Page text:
Steady-State Antigen Scavenging, Cross-Presentation, and CD8(+) T Cell Priming: A New Role for Lymphatic Endothelial Cells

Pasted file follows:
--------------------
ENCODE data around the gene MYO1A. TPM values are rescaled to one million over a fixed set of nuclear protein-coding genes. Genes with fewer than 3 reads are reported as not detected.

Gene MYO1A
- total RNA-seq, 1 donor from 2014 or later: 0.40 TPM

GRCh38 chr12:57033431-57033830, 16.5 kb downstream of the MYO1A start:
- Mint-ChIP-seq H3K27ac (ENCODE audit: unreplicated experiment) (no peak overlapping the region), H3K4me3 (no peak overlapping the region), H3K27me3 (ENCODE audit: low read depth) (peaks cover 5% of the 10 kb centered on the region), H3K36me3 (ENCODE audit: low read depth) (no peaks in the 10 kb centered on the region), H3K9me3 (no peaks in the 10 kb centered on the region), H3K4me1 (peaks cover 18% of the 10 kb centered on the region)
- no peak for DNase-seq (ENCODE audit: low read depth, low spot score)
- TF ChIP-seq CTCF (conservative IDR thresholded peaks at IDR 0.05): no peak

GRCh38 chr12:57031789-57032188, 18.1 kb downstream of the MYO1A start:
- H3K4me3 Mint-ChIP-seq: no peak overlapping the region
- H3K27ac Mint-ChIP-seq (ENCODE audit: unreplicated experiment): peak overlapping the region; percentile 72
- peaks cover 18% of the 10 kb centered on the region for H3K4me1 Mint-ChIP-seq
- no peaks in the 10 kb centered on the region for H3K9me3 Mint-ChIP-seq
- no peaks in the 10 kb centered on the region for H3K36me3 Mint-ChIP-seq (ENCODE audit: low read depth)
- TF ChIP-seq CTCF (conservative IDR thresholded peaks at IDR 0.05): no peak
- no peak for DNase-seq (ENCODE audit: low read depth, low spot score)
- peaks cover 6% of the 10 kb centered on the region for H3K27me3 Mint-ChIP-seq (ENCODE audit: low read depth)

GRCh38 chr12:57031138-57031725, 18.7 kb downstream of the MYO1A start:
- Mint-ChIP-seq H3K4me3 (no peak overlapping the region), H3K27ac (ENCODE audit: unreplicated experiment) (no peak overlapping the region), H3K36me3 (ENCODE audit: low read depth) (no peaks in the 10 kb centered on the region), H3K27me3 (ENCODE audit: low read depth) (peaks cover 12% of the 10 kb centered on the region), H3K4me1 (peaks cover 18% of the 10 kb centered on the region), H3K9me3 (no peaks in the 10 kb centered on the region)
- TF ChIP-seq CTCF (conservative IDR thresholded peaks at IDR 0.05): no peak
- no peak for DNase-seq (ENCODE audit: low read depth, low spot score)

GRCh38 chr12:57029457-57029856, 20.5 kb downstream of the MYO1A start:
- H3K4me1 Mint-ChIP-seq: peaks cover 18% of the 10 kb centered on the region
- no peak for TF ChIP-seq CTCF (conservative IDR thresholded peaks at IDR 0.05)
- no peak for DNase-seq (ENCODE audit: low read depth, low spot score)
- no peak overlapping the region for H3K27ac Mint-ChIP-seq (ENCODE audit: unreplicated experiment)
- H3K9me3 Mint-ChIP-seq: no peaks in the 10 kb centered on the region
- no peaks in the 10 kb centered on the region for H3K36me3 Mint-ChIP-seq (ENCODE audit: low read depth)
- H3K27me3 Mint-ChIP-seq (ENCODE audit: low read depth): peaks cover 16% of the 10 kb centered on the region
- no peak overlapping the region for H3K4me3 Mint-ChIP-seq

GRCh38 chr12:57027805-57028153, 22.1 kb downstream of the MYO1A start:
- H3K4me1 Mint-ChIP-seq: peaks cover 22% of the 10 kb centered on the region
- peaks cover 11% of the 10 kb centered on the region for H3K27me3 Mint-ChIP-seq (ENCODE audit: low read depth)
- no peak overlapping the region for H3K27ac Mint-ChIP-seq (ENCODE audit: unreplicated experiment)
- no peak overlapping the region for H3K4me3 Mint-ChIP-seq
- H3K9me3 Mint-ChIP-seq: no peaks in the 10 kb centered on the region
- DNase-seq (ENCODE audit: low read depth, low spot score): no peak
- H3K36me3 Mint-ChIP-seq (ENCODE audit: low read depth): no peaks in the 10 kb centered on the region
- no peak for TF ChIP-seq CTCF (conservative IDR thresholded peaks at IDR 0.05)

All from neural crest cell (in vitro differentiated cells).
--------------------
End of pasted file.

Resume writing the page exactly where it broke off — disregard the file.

Until recently, the known roles of lymphatic endothelial cells (LECs) in immune modulation were limited to directing immune cell trafficking and passively transporting peripheral Ags to lymph nodes. Recent studies demonstrated that LECs can directly suppress dendritic cell maturation and present peripheral tissue and tumor Ags for autoreactive T cell deletion. We asked whether LECs play a constitutive role in T cell deletion under homeostatic conditions. In this study, we demonstrate that murine LECs under noninflamed conditions actively scavenge and cross-present foreign exogenous Ags to cognate CD8(+) T cells. This cross-presentation was sensitive to inhibitors of lysosomal acidification and endoplasmic reticulum-golgi transport and was TAP1 dependent. Furthermore, LECs upregulated MHC class I and the PD-1 ligand PD-L1, but not the costimulatory molecules CD40, CD80, or CD86, upon Ag-specific interactions with CD8(+) T cells. Finally, Ag-specific CD8(+) T cells that were activated by LECs underwent proliferation, with early-generation apoptosis and dysfunctionally activated phenotypes that could not be reversed by exogenous IL-2. These findings help to establish LECs as APCs that are capable of scavenging and cross-presenting exogenous Ags, in turn causing dysfunctional activation of CD8(+) T cells under homeostatic conditions. Thus, we suggest that steady-state lymphatic drainage may contribute to peripheral tolerance by delivering self-Ags to lymph node-resident leukocytes, as well as by providing constant exposure of draining peripheral Ags to LECs, which maintain tolerogenic cross-presentation of such Ags.